Daily Analysis Report 14 Mar '2022

Mar 14, 2022


During the Asian session, the European currency exhibits mixed trading characteristics against the US dollar, stabilising near 1.0900 in anticipation of new movement factors. Last week’s trading closed with an active two-day fall, nearly cancelling the instrument’s attempts to gain on Tuesday and Wednesday. The euro was boosted by the European Central Bank’s (ECB) rhetoric, which stated that the quantitative easing (QE) programme would be curtailed sooner than expected, allowing the regulator to begin a full-fledged tightening of monetary policy through an increase in interest rates by the end of the year. As a result, the euro is under pressure as the war in Ukraine deepens, with Russian troops continuing to execute a special military operation. Western countries are imposing more and more new sanctions against firms and individuals. The United States has already barred importing Russian oil, gas, and other energy items, and Europe, which is more reliant on exports, is likely to follow suit. 


During the morning session, the British pound was downtrending against the US dollar. The pound is pushing 1.3000 for a break, which would bring it back to new lows not seen since November 2020. As investors assess the implications of the present turmoil in Eastern Europe on the rate of global economic recovery, market buying activity remains modest. Russia is currently conducting a special military campaign in Ukraine, putting Russian business under strain. Throughout Europe, particularly in the United Kingdom, a trend has emerged toward the gradual desertion of Russian energy sources. A substantial block of macroeconomic information from the United Kingdom provided negligible support for the instrument at the close of the week. After a 0.2 percent drop in December, the UK GDP increased by 0.8 percent in January 2022. An gain of 0.2 percent was forecast by investors. Industrial Production increased by 0.7 percent MoM and 2.3 percent YoY over the same period, much higher than market expectations of 0.1 percent MoM and 1.9 percent YoY, respectively.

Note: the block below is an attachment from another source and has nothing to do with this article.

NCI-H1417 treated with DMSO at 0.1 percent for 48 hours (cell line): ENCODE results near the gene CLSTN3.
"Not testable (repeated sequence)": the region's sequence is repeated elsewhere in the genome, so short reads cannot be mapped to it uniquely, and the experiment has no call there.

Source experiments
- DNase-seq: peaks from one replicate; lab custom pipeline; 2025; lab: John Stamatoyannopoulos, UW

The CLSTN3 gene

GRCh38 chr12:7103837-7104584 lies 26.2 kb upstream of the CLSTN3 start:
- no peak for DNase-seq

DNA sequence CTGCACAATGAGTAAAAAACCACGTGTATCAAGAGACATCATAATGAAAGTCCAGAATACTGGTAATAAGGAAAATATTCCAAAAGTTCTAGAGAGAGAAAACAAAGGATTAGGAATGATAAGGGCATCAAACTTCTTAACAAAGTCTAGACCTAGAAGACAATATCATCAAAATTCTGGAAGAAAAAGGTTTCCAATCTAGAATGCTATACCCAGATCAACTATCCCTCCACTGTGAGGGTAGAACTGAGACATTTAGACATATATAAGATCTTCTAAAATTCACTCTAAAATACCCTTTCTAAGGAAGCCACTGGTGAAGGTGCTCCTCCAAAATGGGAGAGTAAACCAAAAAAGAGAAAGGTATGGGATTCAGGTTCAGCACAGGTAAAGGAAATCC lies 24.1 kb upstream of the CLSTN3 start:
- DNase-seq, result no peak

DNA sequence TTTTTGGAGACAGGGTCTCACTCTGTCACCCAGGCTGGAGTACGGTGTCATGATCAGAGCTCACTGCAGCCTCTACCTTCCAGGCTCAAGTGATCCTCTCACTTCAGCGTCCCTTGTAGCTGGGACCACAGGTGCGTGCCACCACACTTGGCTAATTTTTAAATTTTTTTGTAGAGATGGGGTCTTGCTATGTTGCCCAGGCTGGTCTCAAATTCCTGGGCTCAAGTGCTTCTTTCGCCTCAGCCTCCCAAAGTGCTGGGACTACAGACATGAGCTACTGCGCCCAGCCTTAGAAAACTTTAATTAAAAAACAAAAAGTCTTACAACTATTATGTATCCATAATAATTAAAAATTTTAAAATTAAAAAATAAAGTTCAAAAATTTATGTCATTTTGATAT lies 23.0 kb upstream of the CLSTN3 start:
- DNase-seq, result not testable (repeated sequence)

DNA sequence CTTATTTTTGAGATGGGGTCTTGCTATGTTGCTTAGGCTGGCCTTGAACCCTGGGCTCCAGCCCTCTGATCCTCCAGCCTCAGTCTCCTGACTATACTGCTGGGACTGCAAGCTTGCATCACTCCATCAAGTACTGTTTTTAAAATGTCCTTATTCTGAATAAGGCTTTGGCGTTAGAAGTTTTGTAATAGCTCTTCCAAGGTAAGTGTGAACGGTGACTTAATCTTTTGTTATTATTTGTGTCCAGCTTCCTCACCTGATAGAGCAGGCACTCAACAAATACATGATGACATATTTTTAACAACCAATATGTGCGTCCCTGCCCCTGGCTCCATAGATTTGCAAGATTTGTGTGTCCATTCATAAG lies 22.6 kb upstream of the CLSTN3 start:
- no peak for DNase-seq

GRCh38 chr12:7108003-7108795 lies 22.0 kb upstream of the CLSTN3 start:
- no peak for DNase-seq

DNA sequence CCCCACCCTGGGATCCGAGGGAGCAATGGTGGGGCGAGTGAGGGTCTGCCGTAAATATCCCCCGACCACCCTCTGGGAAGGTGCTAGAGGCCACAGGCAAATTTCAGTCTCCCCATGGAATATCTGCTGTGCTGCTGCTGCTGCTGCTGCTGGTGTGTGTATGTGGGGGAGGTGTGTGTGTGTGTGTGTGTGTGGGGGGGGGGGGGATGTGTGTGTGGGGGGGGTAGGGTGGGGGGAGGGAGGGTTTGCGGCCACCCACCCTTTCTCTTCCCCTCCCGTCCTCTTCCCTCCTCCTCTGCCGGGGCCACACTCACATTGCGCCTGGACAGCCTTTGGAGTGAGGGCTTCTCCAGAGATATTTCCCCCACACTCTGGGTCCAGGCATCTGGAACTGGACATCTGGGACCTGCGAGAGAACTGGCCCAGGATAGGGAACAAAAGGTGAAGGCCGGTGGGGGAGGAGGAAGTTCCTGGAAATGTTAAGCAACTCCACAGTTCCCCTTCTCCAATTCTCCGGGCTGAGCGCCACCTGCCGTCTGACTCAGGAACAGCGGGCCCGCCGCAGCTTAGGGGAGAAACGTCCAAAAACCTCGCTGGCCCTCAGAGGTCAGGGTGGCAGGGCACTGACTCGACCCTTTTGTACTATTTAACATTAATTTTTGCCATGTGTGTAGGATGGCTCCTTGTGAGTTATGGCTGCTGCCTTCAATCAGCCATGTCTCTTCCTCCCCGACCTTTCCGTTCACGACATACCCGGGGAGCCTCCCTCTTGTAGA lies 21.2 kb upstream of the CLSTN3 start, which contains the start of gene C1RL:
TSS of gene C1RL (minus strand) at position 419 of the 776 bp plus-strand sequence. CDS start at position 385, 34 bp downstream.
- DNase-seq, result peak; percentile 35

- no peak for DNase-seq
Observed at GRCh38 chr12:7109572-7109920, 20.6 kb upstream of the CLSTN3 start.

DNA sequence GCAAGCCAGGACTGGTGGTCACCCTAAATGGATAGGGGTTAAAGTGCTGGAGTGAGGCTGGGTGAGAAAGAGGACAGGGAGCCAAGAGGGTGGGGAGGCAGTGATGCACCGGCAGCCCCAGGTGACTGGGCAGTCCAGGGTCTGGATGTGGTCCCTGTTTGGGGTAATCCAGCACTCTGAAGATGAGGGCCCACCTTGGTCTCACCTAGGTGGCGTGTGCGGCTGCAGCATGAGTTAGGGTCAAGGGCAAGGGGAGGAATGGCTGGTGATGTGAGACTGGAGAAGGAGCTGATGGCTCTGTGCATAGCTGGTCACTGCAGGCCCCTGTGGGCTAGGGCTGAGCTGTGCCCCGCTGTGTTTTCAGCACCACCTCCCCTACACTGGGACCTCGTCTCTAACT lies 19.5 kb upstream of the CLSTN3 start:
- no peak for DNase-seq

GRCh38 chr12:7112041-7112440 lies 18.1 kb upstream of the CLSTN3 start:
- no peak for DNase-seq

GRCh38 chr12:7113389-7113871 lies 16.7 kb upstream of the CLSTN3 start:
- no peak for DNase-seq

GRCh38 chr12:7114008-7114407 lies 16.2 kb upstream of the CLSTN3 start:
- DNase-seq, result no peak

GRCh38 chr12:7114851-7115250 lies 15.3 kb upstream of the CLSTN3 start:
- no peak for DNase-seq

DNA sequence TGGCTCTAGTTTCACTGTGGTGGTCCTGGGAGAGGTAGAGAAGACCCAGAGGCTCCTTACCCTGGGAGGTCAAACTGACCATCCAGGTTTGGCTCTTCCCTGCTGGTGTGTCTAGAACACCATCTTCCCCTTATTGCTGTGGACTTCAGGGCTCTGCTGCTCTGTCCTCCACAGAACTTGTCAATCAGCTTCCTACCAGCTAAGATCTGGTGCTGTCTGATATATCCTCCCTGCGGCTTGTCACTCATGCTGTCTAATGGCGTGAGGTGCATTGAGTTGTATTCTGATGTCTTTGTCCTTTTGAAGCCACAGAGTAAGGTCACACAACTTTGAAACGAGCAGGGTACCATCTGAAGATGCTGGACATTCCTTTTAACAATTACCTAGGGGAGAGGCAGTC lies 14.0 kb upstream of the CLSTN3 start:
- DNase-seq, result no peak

This week, the New Zealand dollar is slightly down against the US dollar, attempting to consolidate below the psychological support level of 0.6800. The continued demand for safe assets as the geopolitical situation in Europe worsens exerts pressure on the instrument’s position. Furthermore, the market is concerned about the steep rise in global energy prices and the possibility of additional deterioration as Western countries abandon Russian oil and gas. Expectations that the US Federal Reserve would begin a cycle of tightening monetary policy this week give more support for the US currency. According to current market predictions, the rate will be raised by 25 basis points at the regulator’s meeting on Wednesday. Macroeconomic data from New Zealand and the United States were mixed when released on Friday. Thus, the Manufacturing PMI in New Zealand increased slightly from 52.3 to 53.6 points in February, falling short of experts’ expectations of 54.5 points. At the same time, after growing by 2.7 percent in January, the Food Price Index surprisingly decreased by 0.1 percent in February. The market anticipated a 1.3 percent drop in the index. In turn, data from the United States disappointed investors, with the Consumer Confidence Index from the University of Michigan dropping from 62.8 to 59.7 points in March, while the market might see a decrease by 61.7 points. 


In Asian trading, the US dollar has made modest gains versus the Japanese yen, testing 117.80 for a breakout. The USD/JPY is currently nearing new highs not seen since January 2017, indicating that more gains are likely ahead of the US Federal Reserve’s interest rate meeting on Wednesday. The market anticipates a rate hike of 25 basis points and a general tightening of language in response to rising prices and a worse economic outlook. Despite a record number of sanctions put on Russia’s economy in the last two weeks, the geopolitical situation in the world remains highly volatile. Russia continues to execute a special military operation in Ukraine.On Friday, the Bank of Japan will meet to discuss interest rates. Analysts’ estimates do not indicate any changes in the Japanese regulator’s monetary policy vector; nonetheless, investors anticipate a steady tightening of its rhetoric. 


During the Asian session, gold prices fell moderately, building on the shaky corrective trend that emerged in the market on March 9, when the instrument was approaching record highs and the level of 2070.00. AS NEW DRIVERS DEVELOP, the XAU/USD pair is slowly trading below 2000 dollars per troy ounce. Gold is under pressure as the US dollar strengthens and predictions that the US Federal Reserve would raise interest rates on Wednesday. Market expectations are for a 25-basis-point rate hike, but a more aggressive tightening of monetary policy, including a modification in the rate adjustment plan for 2022, should not be ruled out.At the same time, due to the considerable dangers on the market, gold demand remains high. Despite the wave of sanctions that has struck Russia’s economy since the end of February, Russia continues to execute a special military operation in Ukraine.